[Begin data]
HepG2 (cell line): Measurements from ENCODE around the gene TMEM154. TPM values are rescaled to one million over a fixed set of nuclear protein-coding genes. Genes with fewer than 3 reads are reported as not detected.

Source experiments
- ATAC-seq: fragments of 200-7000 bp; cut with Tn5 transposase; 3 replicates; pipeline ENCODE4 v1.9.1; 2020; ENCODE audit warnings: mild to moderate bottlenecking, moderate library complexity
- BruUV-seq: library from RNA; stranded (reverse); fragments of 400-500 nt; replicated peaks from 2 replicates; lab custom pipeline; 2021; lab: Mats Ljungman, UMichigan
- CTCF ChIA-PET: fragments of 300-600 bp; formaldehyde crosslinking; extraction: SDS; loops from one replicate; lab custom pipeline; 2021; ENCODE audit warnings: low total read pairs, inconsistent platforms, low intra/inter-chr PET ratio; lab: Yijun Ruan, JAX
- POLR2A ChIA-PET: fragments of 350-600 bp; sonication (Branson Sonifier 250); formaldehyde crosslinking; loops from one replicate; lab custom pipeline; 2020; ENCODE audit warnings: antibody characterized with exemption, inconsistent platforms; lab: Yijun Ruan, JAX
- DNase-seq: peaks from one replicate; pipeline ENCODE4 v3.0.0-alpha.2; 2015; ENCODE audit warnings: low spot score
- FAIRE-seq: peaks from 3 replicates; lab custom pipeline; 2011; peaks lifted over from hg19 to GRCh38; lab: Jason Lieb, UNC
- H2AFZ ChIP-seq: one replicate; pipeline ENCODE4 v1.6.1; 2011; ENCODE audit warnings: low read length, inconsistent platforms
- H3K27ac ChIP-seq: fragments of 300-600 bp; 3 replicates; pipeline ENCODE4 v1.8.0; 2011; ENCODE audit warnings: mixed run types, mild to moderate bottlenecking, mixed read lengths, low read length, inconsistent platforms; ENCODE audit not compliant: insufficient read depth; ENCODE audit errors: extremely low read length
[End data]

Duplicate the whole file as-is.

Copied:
HepG2 (cell line): Measurements from ENCODE around the gene TMEM154. TPM values are rescaled to one million over a fixed set of nuclear protein-coding genes. Genes with fewer than 3 reads are reported as not detected.

Source experiments
- ATAC-seq: fragments of 200-7000 bp; cut with Tn5 transposase; 3 replicates; pipeline ENCODE4 v1.9.1; 2020; ENCODE audit warnings: mild to moderate bottlenecking, moderate library complexity
- BruUV-seq: library from RNA; stranded (reverse); fragments of 400-500 nt; replicated peaks from 2 replicates; lab custom pipeline; 2021; lab: Mats Ljungman, UMichigan
- CTCF ChIA-PET: fragments of 300-600 bp; formaldehyde crosslinking; extraction: SDS; loops from one replicate; lab custom pipeline; 2021; ENCODE audit warnings: low total read pairs, inconsistent platforms, low intra/inter-chr PET ratio; lab: Yijun Ruan, JAX
- POLR2A ChIA-PET: fragments of 350-600 bp; sonication (Branson Sonifier 250); formaldehyde crosslinking; loops from one replicate; lab custom pipeline; 2020; ENCODE audit warnings: antibody characterized with exemption, inconsistent platforms; lab: Yijun Ruan, JAX
- DNase-seq: peaks from one replicate; pipeline ENCODE4 v3.0.0-alpha.2; 2015; ENCODE audit warnings: low spot score
- FAIRE-seq: peaks from 3 replicates; lab custom pipeline; 2011; peaks lifted over from hg19 to GRCh38; lab: Jason Lieb, UNC
- H2AFZ ChIP-seq: one replicate; pipeline ENCODE4 v1.6.1; 2011; ENCODE audit warnings: low read length, inconsistent platforms
- H3K27ac ChIP-seq: fragments of 300-600 bp; 3 replicates; pipeline ENCODE4 v1.8.0; 2011; ENCODE audit warnings: mixed run types, mild to moderate bottlenecking, mixed read lengths, low read length, inconsistent platforms; ENCODE audit not compliant: insufficient read depth; ENCODE audit errors: extremely low read length